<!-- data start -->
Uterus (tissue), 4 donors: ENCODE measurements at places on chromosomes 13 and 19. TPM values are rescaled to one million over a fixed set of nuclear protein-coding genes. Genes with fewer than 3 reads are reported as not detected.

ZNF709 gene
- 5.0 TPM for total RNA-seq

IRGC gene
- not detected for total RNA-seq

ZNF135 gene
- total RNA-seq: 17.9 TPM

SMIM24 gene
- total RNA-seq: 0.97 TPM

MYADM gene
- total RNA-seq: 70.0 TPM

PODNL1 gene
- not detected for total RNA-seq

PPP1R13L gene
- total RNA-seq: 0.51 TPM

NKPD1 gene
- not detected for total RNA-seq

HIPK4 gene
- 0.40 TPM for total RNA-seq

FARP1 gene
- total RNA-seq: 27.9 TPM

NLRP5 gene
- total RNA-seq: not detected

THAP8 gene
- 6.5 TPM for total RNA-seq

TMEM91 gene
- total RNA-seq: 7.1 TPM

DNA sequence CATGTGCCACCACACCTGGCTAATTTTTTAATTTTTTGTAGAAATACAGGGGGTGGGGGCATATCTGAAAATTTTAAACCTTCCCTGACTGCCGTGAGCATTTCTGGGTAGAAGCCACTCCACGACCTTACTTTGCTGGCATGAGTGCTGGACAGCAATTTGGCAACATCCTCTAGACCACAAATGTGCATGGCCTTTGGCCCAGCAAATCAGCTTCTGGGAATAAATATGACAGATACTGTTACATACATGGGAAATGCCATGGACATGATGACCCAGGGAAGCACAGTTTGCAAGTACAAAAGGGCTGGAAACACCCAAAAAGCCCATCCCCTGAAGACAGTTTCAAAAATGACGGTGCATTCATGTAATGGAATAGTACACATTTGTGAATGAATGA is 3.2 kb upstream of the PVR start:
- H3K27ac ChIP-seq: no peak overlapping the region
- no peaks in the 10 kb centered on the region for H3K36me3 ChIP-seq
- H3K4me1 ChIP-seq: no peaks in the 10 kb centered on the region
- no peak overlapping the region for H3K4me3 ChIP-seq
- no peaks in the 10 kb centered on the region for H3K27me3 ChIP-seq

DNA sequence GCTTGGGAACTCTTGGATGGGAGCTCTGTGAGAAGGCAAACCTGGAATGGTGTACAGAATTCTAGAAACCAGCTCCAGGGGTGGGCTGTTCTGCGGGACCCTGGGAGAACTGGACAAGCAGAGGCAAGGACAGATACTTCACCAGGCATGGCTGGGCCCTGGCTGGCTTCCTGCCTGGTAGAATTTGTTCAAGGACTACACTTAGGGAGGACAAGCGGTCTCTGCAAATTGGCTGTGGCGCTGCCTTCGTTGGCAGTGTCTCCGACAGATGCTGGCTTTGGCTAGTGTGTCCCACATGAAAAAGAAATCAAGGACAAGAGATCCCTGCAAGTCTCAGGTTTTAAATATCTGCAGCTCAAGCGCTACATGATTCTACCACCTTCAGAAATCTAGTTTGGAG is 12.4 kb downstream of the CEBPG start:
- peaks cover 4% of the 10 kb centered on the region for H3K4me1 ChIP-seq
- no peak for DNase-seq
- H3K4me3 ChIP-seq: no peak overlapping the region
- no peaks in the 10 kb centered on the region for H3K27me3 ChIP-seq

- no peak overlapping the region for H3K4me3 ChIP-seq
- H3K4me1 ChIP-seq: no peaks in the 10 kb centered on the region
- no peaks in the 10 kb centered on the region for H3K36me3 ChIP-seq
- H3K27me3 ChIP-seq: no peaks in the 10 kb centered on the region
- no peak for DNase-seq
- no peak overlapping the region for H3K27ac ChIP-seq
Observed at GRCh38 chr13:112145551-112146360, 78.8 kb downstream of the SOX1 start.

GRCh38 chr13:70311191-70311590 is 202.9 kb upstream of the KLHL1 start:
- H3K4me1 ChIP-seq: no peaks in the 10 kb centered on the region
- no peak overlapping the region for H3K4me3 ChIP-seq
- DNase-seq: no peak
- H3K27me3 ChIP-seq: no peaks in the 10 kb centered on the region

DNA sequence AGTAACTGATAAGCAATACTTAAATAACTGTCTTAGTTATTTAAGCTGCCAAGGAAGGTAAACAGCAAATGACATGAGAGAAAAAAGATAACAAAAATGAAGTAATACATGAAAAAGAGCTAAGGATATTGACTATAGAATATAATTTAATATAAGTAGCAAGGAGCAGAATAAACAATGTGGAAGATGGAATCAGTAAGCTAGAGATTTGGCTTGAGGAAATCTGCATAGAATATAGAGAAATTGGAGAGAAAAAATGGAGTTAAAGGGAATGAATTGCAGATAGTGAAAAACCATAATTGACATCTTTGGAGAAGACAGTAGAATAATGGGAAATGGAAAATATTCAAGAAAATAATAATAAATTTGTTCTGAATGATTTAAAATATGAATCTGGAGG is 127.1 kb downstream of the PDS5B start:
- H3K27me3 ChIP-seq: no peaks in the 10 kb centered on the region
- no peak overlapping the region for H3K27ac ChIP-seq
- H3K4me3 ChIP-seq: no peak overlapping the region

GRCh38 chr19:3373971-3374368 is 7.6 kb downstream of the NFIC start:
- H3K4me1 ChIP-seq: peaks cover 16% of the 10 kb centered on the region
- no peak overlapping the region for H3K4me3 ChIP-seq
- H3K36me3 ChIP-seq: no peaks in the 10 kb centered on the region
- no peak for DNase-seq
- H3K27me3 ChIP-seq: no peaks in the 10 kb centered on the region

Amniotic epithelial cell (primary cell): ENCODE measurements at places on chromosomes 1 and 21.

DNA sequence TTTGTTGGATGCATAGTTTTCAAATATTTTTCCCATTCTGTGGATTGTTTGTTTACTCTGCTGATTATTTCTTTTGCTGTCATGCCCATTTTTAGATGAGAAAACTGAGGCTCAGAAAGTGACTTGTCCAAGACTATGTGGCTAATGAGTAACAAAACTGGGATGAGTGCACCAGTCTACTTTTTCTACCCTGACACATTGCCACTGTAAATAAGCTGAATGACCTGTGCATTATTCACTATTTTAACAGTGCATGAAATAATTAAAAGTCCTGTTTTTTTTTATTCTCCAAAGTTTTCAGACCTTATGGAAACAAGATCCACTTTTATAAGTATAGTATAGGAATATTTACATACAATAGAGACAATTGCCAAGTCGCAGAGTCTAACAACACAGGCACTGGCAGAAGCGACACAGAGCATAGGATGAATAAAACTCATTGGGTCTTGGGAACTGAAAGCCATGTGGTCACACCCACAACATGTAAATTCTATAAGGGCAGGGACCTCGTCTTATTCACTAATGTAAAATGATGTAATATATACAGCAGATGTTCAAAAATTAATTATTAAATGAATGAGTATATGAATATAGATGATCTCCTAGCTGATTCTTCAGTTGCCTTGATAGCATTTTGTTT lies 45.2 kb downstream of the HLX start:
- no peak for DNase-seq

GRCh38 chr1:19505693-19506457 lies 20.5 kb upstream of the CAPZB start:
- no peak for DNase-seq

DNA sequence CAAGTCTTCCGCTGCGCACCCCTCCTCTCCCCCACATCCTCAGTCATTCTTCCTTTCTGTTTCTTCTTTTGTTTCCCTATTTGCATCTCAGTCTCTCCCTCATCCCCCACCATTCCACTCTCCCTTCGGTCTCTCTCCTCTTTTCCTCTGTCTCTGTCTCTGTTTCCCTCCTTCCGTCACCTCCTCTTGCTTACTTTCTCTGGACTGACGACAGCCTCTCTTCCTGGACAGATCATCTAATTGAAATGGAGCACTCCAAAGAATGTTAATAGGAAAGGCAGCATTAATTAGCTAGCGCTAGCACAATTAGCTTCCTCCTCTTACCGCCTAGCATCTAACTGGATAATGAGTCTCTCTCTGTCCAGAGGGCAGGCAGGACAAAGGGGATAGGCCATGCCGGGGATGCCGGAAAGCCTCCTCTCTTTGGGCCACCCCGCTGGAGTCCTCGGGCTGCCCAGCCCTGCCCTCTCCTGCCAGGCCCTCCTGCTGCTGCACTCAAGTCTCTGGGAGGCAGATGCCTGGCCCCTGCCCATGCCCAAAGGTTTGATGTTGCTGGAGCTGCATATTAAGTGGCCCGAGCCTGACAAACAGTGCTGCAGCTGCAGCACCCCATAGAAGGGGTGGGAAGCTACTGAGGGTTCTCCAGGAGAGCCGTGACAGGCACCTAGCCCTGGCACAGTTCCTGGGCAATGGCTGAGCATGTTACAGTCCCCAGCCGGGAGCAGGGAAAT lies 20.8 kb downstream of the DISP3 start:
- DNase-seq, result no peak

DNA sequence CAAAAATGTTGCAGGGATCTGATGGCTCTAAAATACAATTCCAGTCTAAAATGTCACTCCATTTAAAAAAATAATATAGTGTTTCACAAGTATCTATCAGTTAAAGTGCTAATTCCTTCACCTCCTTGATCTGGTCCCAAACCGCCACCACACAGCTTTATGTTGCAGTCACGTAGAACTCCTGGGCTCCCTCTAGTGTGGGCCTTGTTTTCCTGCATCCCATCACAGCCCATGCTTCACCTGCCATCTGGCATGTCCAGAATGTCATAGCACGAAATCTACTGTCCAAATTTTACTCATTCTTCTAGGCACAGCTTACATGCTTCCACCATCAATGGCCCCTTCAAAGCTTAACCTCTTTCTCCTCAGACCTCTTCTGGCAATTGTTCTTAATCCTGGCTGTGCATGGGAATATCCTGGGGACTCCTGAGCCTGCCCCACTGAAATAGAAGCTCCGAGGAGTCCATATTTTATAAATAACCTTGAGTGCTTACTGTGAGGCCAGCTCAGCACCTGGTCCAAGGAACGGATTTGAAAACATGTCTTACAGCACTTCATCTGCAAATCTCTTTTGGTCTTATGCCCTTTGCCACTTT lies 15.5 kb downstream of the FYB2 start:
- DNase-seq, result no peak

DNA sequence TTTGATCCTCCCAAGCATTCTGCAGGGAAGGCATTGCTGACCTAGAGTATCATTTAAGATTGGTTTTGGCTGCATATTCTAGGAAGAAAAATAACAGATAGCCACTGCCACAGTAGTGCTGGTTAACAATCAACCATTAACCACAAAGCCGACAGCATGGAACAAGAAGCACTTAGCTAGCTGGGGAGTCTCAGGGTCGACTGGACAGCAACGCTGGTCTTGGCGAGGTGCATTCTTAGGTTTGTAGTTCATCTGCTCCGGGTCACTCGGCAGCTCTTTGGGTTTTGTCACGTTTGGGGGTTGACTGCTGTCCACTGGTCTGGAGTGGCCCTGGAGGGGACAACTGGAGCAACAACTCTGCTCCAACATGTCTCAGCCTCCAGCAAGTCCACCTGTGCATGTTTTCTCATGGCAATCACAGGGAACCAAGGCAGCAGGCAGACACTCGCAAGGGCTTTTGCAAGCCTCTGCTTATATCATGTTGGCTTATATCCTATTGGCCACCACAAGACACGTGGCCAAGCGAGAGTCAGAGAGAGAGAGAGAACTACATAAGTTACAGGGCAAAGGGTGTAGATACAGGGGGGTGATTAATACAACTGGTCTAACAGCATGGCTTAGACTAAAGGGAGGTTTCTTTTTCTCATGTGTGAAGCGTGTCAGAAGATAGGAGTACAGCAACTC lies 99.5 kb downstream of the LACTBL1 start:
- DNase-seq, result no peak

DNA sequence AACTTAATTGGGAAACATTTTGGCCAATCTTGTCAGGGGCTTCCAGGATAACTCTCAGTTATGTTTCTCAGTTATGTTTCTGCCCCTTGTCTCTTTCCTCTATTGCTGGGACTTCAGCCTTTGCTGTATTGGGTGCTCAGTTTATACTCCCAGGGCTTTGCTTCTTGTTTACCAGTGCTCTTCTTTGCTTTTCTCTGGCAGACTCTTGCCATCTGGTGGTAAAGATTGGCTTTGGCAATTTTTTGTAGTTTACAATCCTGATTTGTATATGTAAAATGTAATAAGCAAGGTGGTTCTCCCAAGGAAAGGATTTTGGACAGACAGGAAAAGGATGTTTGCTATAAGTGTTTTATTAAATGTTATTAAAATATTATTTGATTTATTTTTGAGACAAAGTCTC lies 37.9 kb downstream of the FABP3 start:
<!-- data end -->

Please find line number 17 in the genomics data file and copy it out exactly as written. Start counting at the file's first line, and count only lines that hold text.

- not detected for total RNA-seq